This latest contributor interview may go down in MAR history for being the only one to include a sentence like, “His biggest decision is whether to lick his rear end before or after he takes a nap.” But that kind of poetic insight is what we’re here for, folks. Enjoy this lively interview with Carrie Shipers, whose poem “How Sandbag Lives Up to His Name” appears in our Spring 2014 issue (Vol. XXXIV, Number 2). Carrie’s poems have appeared in Crab Orchard Review, Hayden’s Ferry Review, New England Review, North American Review, Prairie Schooner, The Southern Review, and other journals. She is the author of two chapbooks, Ghost-Writing (Pudding House, 2007) and Rescue Conditions (Slipstream, 2008), and a full-length collection, Ordinary Mourning (ABZ, 2010).
Quick! Summarize your story/poem/essay in 10 words or fewer.
My eleven-pound dog keeps me safe.
What can you share about this piece prior to its MAR publication?
I’ve been in love with dictionary poems since being introduced to A. Van Jordan’s amazing collection M-A-C-N-O-L-I-A during my MFA program. Unfortunately, as much as I love those kinds of poems, I’m actually pretty terrible at writing them. One of my challenges with “Sandbag” was to let the dictionary definitions do their work without my over-explaining or simply repeating them. As I revised the poem, I trimmed as much as I could from the non-dictionary parts of the poem and tried to trust the juxtaposition between the authoritative voice of the dictionary and the more searching voice of the speaker.
What was the worst/best feedback you received on this piece?
One of the first times I sent this poem out into the world, an editor wrote on the rejection slip, “Of these, Sandbag shows the most promise.” On one hand, I was thrilled to get a personal note of any kind because I know how busy editors are. On the other hand, I kept thinking, “Of course Sandbag shows the most promise! He’s a dog! His biggest decision is whether to lick his rear end before or after he takes a nap.” (Sadly, these are exactly the kinds of arguments I have in my head with editors, even when I know they’re right.)
You’re at a family reunion and some long-lost relative asks about your writing. What do you say?
Since I’m currently writing a series of poems about professional wrestling, I really hope no one asks me this question. I’d hate to knock over the potato salad while demonstrating some of my best wrestling moves.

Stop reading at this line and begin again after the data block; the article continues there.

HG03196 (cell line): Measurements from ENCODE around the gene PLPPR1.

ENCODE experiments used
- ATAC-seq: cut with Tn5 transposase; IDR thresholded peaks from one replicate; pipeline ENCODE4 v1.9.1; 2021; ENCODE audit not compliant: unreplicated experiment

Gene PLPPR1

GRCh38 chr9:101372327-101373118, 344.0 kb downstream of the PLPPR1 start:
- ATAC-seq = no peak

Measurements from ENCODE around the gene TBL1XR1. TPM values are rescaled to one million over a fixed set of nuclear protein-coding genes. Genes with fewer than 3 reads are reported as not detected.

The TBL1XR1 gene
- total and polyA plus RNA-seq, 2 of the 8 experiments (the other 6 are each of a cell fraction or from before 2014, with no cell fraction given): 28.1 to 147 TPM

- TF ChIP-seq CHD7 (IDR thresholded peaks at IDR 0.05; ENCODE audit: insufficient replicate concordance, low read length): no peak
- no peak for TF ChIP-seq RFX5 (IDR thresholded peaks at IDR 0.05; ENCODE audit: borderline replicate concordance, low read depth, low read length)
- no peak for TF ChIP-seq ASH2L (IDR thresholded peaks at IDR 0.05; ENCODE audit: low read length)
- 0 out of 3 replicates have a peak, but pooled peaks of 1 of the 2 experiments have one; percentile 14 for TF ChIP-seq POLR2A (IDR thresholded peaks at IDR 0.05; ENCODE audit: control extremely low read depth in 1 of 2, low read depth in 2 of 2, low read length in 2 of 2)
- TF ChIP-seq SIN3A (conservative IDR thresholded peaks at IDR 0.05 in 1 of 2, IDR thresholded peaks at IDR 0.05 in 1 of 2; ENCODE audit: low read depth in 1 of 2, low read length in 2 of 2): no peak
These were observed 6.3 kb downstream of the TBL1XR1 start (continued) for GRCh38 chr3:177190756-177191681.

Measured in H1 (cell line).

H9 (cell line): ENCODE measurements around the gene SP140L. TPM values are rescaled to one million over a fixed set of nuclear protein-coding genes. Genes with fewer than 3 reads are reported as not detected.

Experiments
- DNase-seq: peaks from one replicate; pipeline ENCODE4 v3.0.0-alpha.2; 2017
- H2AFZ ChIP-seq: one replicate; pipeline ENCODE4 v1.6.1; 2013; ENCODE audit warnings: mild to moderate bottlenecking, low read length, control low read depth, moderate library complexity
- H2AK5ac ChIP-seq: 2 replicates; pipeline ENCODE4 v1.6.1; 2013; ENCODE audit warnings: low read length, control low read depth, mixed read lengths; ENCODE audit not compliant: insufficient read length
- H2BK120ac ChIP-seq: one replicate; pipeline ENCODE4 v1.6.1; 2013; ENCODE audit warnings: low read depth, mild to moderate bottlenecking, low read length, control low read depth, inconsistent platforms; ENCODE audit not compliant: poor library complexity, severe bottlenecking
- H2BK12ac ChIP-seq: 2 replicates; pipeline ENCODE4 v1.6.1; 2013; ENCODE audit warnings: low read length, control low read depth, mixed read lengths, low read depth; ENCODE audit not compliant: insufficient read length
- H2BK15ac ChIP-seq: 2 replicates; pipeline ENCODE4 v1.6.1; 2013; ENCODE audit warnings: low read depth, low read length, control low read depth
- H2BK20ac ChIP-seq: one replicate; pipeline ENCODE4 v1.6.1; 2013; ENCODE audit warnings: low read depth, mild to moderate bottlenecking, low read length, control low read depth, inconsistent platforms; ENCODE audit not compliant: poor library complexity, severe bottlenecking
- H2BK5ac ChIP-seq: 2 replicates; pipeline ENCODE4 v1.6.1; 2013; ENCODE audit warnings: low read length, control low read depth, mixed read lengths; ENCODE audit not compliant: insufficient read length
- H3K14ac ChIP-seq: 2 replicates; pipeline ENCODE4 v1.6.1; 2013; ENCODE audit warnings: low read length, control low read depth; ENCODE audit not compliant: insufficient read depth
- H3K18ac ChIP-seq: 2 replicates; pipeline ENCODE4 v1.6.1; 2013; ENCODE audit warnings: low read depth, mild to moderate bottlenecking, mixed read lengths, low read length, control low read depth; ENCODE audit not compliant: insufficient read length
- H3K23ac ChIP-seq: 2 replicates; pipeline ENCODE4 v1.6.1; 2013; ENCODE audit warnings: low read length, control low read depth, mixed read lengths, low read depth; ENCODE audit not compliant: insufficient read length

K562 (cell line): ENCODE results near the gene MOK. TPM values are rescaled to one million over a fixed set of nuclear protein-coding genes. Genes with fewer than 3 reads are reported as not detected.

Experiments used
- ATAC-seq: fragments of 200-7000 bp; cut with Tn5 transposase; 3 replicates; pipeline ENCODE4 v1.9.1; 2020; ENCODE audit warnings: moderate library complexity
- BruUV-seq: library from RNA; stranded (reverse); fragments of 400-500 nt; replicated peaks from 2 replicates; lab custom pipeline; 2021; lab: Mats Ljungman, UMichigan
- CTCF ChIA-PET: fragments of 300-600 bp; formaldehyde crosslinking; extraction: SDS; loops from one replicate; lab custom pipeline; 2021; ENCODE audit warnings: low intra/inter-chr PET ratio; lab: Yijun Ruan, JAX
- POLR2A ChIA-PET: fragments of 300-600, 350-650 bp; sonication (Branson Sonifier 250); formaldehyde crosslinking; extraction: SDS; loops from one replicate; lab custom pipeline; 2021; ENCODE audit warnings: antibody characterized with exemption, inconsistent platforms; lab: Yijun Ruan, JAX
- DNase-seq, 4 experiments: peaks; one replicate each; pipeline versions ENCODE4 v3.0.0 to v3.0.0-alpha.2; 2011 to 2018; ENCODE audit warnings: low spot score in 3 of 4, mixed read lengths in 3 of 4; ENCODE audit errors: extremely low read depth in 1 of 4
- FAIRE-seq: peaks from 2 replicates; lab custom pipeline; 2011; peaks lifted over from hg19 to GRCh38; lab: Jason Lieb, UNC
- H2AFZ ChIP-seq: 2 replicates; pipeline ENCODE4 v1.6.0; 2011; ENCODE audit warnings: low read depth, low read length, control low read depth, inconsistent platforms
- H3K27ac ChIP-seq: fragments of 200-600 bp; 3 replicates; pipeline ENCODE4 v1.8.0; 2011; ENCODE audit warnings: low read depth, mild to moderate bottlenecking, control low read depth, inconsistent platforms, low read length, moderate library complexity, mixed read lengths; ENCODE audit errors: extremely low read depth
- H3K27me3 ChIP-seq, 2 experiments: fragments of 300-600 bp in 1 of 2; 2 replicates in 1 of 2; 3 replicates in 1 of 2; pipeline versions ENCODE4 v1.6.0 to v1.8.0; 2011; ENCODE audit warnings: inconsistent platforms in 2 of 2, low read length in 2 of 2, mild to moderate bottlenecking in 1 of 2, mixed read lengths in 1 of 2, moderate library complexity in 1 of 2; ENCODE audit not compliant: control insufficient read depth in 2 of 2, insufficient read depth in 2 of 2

What do you consider your biggest writing-related success?
This might sound silly, but I’d been submitting to 5 AM for a decade and always got rejected, although sometimes I received an encouraging note. About a year ago, my poem “A Bed of Grass and Stolen Hay” appeared in the magazine’s last issue before its current hiatus. I really hope the magazine eventually continues publication, but I’m thrilled I finally made it in there.
Tell us one strange thing about yourself that does involve writing.
My writing brain works best in the early morning hours, which means I’m usually at my desk by 5:30 or so. In the four years since my husband and I adopted Sandbag, he’s been sitting on my lap while I constructed most of my first drafts, including this one.
Do you have another favorite piece of writing in this MAR issue?
I’m totally in love with Janet Smith’s poem “To Do List.” Every time I read it I’m reminded how often we seem to make choices designed to make us miserable rather than happy, and how easy it becomes to justify these choices as necessary or responsible rather than seeing that they’re really inspired by fear. It’s easier to keep crossing items off our lists than to move through the world anticipating joy, even when the items on the list are making us actively unhappy. I especially admire these lines: “Decide it’s okay you never see / Prague. Work late for no reason. / Turn down the music. Keep your shoulders / hunched in case of unexpected attack.” Reading them reminds me to do the opposite, for which I’m grateful to their author.
Thanks for the interview, Carrie!
Laura Maylene Walter, Fiction Editor